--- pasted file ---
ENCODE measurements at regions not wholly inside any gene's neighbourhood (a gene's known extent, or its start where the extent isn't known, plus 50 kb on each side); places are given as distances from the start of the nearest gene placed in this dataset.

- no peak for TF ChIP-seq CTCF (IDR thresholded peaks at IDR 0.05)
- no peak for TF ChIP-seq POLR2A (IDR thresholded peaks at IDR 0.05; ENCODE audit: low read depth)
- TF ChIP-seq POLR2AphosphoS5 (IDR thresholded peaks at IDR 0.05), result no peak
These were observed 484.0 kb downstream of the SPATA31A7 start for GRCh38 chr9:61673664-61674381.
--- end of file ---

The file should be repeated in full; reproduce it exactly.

ENCODE measurements at regions not wholly inside any gene's neighbourhood (a gene's known extent, or its start where the extent isn't known, plus 50 kb on each side); places are given as distances from the start of the nearest gene placed in this dataset.

- no peak for TF ChIP-seq CTCF (IDR thresholded peaks at IDR 0.05)
- no peak for TF ChIP-seq POLR2A (IDR thresholded peaks at IDR 0.05; ENCODE audit: low read depth)
- TF ChIP-seq POLR2AphosphoS5 (IDR thresholded peaks at IDR 0.05), result no peak
These were observed 484.0 kb downstream of the SPATA31A7 start for GRCh38 chr9:61673664-61674381.